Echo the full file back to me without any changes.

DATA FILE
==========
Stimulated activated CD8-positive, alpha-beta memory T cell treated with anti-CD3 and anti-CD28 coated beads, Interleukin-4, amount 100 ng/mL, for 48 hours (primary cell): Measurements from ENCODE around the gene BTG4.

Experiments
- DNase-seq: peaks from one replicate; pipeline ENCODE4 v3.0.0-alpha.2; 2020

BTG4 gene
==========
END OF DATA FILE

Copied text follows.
Stimulated activated CD8-positive, alpha-beta memory T cell treated with anti-CD3 and anti-CD28 coated beads, Interleukin-4, amount 100 ng/mL, for 48 hours (primary cell): Measurements from ENCODE around the gene BTG4.

Experiments
- DNase-seq: peaks from one replicate; pipeline ENCODE4 v3.0.0-alpha.2; 2020

BTG4 gene